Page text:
Who Are the Widows?

“What is fanaticism today is the fashionable creed tomorrow, and trite as the multiplication table a week after.”
– Wendell Phillips

I hate platitudes. Anytime someone offers an easy-to-memorize (but often meaningless) soundbite as though eternal wisdom lies therein, I find myself losing patience with the conversation. It may be true that there are a lot of fish in the sea. So what? There’s always next year. Says who? Everything happens for a reason…. Sure. But is that fact at all comforting? (I should point out that I love trite phrases when misapplied. “Walk it off!” is often the best piece of advice you could ever offer someone, especially when they haven’t suffered a sports injury.)

In my mind, the worst of the bunch is, “Christianity isn’t a religion, it’s a relationship.”

The heart of that has some truth to it, like any of the above entries. But I think it leads us to forget who Jesus Christ really is. We hear that, and we think not of an eternal creator and judge who is well within His rights to cut you down where you stand. We think not of the glorious patience and kindness and humility He embodies, or His perfect submission to the will of the Father. We forget the miracle of the fact that He offers first salvation, then sanctification, and finally a relationship. That we even have the opportunity to have friendship with our creator without an intercessor is one of the most radical and absurd concepts we could hold in our minds. To give ourselves an easy defense to (legitimate) charges against organized religion, we exchange the supremacy of Christ for a caricature. We no longer see Christ as a Savior, but as a Buddy Jesus who desperately wants us to come to his wine and cheese get-together.

Buddy Jesus

And more important than all that, it’s unbiblical. When James talks about a religion pure and undefiled before God, he’s talking about something we have to take seriously. We cannot dismiss what the Holy Spirit has seen fit to record because of a contemporary impulse to be apologetic.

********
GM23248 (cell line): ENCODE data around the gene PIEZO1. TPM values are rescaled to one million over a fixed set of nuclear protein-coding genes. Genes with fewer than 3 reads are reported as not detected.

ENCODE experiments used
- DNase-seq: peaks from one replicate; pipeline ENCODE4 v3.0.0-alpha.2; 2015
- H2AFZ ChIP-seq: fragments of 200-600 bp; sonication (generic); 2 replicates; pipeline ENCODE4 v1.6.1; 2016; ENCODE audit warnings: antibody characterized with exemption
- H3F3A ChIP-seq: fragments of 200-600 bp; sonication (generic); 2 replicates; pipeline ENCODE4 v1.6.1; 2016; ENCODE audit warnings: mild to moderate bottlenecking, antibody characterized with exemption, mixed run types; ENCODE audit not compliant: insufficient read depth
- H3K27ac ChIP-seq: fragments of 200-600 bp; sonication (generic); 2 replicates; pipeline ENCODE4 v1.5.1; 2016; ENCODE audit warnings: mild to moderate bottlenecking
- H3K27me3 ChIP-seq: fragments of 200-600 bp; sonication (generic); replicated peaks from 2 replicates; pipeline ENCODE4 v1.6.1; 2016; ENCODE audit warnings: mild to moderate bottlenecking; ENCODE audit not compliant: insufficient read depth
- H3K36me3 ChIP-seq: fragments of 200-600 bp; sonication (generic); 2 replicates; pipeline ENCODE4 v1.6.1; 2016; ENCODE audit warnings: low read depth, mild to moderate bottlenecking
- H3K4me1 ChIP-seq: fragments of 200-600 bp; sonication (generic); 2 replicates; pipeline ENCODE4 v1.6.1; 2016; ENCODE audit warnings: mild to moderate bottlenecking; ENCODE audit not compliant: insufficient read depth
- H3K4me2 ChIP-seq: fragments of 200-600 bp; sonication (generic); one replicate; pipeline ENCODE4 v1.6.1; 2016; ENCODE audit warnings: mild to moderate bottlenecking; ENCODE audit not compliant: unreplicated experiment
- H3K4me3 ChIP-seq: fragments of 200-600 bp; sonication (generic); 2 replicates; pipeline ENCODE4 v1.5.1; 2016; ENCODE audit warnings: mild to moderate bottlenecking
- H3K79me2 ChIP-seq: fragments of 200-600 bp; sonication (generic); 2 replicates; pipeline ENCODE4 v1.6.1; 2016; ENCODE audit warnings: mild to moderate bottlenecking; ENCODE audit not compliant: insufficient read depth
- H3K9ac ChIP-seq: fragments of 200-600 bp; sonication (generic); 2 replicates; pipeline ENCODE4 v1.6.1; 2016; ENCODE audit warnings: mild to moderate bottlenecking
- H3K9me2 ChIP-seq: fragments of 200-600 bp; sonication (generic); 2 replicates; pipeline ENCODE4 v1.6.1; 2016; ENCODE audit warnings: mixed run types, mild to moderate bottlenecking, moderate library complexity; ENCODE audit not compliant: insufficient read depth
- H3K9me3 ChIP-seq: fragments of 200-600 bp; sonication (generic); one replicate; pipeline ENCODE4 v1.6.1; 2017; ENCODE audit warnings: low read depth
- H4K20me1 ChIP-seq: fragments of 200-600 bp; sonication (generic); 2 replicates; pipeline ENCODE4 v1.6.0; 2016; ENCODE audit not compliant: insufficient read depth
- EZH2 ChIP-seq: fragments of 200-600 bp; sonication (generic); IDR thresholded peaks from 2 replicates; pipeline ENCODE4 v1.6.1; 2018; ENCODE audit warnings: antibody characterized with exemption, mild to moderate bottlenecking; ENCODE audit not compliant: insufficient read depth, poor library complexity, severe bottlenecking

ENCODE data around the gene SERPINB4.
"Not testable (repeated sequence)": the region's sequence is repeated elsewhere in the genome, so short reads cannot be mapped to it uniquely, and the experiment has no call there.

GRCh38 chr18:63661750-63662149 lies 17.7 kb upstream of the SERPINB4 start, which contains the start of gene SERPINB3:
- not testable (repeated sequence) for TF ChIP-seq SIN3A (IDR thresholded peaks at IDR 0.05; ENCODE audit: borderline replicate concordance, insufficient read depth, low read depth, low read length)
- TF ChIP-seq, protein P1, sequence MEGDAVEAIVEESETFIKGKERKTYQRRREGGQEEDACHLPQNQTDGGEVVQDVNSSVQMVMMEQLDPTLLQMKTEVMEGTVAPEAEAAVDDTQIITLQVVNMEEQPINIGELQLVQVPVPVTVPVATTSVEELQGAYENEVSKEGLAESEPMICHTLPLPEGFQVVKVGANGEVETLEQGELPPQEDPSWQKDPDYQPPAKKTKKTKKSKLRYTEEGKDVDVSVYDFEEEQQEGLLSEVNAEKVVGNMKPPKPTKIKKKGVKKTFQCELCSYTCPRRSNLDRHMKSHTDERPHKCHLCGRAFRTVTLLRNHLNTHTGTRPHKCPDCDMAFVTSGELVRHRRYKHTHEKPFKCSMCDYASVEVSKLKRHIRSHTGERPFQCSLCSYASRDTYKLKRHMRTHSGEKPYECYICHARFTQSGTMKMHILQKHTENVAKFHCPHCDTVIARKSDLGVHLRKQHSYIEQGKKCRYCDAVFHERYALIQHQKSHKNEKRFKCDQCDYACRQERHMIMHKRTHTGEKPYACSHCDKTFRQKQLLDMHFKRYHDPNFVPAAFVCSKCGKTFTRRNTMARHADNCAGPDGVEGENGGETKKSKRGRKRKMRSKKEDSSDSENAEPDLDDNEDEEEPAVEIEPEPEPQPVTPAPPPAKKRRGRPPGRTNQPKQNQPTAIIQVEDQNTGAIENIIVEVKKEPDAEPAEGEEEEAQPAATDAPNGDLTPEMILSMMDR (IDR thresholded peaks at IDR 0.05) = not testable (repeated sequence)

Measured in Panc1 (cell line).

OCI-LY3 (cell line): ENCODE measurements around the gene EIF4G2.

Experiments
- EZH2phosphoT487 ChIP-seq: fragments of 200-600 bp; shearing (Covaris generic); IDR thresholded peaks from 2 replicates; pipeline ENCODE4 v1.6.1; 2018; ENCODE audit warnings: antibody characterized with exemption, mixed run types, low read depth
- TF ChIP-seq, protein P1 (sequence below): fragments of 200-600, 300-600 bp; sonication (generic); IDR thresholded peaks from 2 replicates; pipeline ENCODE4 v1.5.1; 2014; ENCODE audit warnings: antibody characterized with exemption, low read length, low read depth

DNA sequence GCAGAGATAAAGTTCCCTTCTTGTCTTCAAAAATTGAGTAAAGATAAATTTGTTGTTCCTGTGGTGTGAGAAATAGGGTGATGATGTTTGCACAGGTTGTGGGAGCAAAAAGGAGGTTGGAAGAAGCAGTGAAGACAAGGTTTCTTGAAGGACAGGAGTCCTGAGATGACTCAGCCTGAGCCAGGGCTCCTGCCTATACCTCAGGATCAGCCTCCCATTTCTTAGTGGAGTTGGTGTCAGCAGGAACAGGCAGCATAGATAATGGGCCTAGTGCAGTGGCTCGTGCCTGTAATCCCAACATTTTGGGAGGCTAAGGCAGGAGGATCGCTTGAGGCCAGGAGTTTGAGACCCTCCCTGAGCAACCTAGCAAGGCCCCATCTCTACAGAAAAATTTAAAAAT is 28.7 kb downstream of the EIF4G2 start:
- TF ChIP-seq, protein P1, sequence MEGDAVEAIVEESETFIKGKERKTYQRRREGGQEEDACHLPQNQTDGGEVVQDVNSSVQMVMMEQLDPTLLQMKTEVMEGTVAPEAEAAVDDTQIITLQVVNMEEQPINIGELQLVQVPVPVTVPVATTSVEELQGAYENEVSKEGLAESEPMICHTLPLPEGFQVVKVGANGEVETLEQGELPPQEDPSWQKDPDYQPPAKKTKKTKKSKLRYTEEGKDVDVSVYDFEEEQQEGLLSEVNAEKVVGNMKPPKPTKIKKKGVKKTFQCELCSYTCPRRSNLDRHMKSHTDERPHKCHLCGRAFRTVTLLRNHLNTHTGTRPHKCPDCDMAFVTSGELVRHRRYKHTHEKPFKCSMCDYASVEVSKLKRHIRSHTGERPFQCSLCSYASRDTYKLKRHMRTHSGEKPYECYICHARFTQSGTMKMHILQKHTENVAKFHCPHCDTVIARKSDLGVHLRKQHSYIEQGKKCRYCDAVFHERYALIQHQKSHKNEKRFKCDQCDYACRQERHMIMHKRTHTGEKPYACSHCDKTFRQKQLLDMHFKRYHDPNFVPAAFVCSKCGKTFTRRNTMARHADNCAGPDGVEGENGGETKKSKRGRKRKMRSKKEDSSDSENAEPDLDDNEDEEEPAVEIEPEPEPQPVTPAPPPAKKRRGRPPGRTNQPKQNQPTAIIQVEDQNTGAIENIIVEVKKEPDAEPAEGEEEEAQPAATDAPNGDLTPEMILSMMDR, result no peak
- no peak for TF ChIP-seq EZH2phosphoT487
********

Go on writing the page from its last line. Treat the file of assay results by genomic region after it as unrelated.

But this begs an important question. Here, James instructs us to visit widows and orphans in their affliction. This merits some elaboration. At the time, widows and orphans were on the margins of society. Widows were not seen as fit for remarriage and often had no means to provide for themselves and were sometimes forced into a life of prostitution. Orphans likewise had nothing. Today, though, widows aren’t forced to the bottom rung. They are welcome to remarry and often do, and they have avenues for income unimaginable two thousand years ago. Orphans likewise have a system in place designed to ensure their needs are met. Who, then, are the modern equivalents of widows and orphans?

I don’t have a good, concrete answer. But I think it’s the people who have been pushed to the fringes, who have been marginalized, or told they are valueless. Maybe it’s the poor in general, or the homeless, or the mentally ill. Maybe it’s those who have found themselves forced to strip or prostitute themselves because that’s the only thing they’ve found someone to pay them to do. Maybe it’s the diner waitress in the same situation. Maybe it’s the gay man or women – made in the image of God – desperate to know love. It could be the anxious or depressed, longing to be free of the weight pressing down on them. It’s all these people, and many more. Religion pure and undefiled before God includes finding someone who needs love and provision and giving it to them. That is an important calling, Christian. Find someone who can’t fill their own need, and offer a hand.